In addition to exposure to elevated stress, children from lower SES environments are more likely to be exposed to higher levels of lead (Pb) because older inner city housing has higher Pb contamination (Goyer, 1996; Jacobs et al., 2002; Lanphear et al., 1998; Levin et al., 2008; Meyer et al., 2003; Muntner et al., 2005; Schnaas et al., 2004). Pb is known to cause neurotoxicity in humans and animals, especially during development. Despite restrictions on its use in the United States, it is still used in some industrial settings and is less restricted in other parts of the world (Goyer, 1996; Levin et al., 2008; Meyer et al., 2003). A number of studies examining the effects of environmental and occupational Pb exposure in adults show that it is associated with elevated levels of oxidative stress (Ergurhan-Ilhan et al., 2008), kidney and peripheral arterial diseases and hypertension (Muntner et al., 2005), white matter lesions and altered brain volumes (Stewart et al., 2006), persistent cognitive impairment (Shih et al., 2006; Stewart and Schwartz, 2007; van Wijngaarden et al., 2009), and, at high levels, can contribute to mortality (Menke et al., 2006).
While exposure to Pb at any age can be harmful, children are particularly susceptible. Developmental Pb exposure is associated with genotoxic damage (Mendez-Gomez et al., 2008), altered cardiovascular function (Gump et al., 2005), encephalopathy (Patel and Athawale, 2009; Sahu et al., 2009), and abnormal responses to stressors (Gump et al., 2005; Gump et al., 2008). In addition, children exposed to Pb prenatally and/or postnatally exhibit attention deficits (Chiodo et al., 2007; Nigg et al., 2008; Plusquellec et al., 2007; Surkan et al., 2007), sociability and behavioral problems (Burns et al., 1999; Chiodo et al., 2007), decreased reaction times (Chiodo et al., 2007; Winneke et al., 1985), hyperactivity (Chiodo et al., 2007), poorer performance on math and reading tests (Min et al., 2009; Surkan et al., 2007), altered language function (Yuan et al., 2006), decreased gray matter volume (Cecil et al., 2008), and lower IQ scores (Chiodo et al., 2007; Needleman et al., 1979; Surkan et al., 2007; Wang et al., 1989; Winneke et al., 1985). Recent reports from the Cincinnati Lead Study (CLS), a long-term prospective project that includes a cohort of children exposed to Pb in their homes, have shown that developmental exposure to Pb is associated with increased rates of delinquent behavior (Dietrich et al., 2001) and higher arrest rates for non-violent and violent offenses (Wright et al., 2008). Moreover, many of the recent studies (Jusko et al., 2008; Lanphear et al., 2000; Vega-Dienstmaier et al., 2006) suggest effects of Pb at blood Pb (BPb) levels below the CDC’s “action” level of 10 μg/dl (CDC, 1991). Efforts to understand the effects of low level Pb exposure may depend on how it interacts with other risk factors.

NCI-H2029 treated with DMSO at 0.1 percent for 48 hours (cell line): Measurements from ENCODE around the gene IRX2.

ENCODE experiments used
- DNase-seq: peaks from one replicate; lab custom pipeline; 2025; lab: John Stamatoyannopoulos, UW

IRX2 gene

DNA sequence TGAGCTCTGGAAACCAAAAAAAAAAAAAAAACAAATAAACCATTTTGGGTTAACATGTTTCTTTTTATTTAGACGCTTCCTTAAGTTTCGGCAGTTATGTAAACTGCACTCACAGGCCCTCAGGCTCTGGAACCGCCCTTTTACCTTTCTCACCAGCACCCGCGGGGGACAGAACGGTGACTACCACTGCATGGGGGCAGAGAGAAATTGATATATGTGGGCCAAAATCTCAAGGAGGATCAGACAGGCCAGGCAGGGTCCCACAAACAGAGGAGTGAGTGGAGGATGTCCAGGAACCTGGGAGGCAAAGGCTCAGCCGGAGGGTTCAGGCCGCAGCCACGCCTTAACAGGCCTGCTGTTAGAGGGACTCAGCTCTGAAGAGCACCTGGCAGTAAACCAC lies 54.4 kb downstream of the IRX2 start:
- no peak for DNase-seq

Since stress alone can have deleterious effects, it has been postulated that the combination of stress and Pb may be additive (Tong et al., 2000). A number of studies, including those by Cory-Slechta and colleagues, have investigated this interaction in rats. Using a gestational stressor (restraint stress on two consecutive days) and Pb administration via maternal drinking water, they report that these treatments, both singly and in combination, result in HPA axis dysfunction, neurochemical changes in catecholamine and serotonin levels, and altered responses on fixed interval (FI) schedule-controlled operant behavior when these animals are examined as adults (Cory-Slechta et al., 2004; Cory-Slechta et al., 2009; Rossi-George et al., 2009; Virgolini et al., 2005; Virgolini et al., 2006; Virgolini et al., 2008a; Virgolini et al., 2008b). These studies focused on the effects of Pb-stress interactions during gestation which is equivalent to the first half of human gestation in terms of brain development (Clancy et al., 2007). Most children are exposed to Pb over longer periods of development (Melnyk et al., 2000; Toscano and Guilarte, 2005) and lower SES may be a proxy for chronic stress.